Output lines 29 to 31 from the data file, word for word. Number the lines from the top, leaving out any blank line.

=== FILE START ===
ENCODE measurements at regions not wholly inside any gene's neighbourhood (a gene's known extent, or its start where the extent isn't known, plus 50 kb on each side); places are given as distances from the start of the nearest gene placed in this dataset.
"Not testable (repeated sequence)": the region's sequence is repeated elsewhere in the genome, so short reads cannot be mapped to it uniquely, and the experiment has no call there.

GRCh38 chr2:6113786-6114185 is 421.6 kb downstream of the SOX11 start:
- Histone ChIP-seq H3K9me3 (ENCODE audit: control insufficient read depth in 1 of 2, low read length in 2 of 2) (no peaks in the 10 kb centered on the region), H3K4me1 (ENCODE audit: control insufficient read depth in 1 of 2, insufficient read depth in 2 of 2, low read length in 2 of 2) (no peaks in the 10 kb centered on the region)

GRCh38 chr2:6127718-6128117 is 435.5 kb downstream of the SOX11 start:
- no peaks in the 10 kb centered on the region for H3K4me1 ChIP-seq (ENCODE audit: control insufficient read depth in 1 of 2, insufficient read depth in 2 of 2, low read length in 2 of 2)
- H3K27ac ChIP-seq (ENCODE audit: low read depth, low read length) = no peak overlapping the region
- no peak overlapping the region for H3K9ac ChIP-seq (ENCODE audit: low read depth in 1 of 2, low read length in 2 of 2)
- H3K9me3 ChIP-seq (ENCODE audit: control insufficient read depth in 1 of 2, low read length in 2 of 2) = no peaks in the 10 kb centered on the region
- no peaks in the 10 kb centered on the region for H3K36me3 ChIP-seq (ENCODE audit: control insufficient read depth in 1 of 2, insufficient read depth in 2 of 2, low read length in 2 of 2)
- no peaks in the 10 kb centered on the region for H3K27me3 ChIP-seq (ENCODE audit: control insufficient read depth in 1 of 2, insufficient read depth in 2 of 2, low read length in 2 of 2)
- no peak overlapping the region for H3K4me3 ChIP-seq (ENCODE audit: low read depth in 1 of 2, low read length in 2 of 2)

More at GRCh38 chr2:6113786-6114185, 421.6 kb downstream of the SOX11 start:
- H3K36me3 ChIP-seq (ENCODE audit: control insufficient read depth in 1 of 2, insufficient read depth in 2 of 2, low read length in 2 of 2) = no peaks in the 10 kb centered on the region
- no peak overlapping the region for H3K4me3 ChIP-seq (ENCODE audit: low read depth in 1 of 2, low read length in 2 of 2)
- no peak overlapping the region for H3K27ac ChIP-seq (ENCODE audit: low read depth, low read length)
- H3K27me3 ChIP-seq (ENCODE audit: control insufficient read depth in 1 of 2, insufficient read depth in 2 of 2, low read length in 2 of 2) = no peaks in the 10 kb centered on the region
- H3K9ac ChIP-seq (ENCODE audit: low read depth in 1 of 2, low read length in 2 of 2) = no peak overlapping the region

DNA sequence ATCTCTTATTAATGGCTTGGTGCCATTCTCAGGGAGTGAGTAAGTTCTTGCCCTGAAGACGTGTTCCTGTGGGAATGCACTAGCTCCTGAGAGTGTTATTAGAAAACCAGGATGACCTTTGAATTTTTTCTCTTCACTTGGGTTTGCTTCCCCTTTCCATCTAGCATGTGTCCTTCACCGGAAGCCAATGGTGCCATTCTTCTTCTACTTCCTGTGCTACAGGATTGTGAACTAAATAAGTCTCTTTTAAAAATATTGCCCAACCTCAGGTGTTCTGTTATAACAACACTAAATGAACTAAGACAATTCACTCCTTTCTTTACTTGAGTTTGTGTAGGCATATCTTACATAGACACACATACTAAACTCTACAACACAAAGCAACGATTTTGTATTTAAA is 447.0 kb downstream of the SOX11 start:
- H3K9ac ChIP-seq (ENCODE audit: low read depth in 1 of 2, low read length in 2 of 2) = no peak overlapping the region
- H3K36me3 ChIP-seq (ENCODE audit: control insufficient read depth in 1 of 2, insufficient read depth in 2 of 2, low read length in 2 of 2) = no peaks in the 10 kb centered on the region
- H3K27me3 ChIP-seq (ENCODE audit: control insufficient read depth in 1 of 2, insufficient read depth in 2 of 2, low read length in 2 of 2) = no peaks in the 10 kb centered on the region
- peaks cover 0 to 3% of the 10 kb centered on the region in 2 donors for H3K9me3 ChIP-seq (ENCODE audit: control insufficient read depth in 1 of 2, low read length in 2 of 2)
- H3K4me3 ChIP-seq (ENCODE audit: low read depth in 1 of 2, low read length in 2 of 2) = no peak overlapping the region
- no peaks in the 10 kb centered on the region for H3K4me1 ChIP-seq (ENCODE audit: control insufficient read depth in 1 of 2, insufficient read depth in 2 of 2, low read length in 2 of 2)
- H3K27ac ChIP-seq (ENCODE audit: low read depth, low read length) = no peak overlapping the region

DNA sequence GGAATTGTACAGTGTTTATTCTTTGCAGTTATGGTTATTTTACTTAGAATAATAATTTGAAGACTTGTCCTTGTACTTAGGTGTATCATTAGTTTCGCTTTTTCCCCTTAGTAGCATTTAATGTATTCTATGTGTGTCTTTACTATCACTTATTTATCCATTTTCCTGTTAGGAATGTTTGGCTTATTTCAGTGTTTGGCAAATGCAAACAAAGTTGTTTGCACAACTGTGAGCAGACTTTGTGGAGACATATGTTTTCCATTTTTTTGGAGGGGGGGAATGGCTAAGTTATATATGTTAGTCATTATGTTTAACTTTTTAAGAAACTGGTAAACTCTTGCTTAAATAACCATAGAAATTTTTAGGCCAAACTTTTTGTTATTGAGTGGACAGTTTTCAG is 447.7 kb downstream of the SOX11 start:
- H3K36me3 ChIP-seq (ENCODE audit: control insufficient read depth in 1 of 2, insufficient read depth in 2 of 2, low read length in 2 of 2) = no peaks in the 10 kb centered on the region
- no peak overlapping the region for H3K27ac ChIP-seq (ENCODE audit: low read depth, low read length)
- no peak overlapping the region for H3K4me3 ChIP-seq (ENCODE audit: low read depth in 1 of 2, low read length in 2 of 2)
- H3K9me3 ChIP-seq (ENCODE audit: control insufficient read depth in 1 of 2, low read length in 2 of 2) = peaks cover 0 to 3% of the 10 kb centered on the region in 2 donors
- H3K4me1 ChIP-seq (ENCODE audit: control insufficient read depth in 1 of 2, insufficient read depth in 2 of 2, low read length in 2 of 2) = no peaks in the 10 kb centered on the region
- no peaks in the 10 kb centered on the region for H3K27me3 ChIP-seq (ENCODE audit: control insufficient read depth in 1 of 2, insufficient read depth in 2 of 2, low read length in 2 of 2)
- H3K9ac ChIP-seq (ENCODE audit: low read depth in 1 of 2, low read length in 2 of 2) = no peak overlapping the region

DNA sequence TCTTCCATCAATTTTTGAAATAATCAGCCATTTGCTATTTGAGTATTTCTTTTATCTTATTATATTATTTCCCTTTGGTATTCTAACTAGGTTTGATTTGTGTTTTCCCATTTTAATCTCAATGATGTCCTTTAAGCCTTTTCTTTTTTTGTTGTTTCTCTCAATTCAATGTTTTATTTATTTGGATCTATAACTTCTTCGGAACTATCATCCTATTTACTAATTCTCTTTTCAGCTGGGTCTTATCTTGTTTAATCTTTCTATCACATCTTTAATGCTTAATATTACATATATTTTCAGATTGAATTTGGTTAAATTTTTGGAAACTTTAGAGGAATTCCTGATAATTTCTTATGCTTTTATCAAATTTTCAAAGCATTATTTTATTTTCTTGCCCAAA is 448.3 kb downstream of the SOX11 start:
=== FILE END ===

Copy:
- no peak overlapping the region for H3K27ac ChIP-seq (ENCODE audit: low read depth, low read length)
- no peak overlapping the region for H3K4me3 ChIP-seq (ENCODE audit: low read depth in 1 of 2, low read length in 2 of 2)
- H3K9me3 ChIP-seq (ENCODE audit: control insufficient read depth in 1 of 2, low read length in 2 of 2) = peaks cover 0 to 3% of the 10 kb centered on the region in 2 donors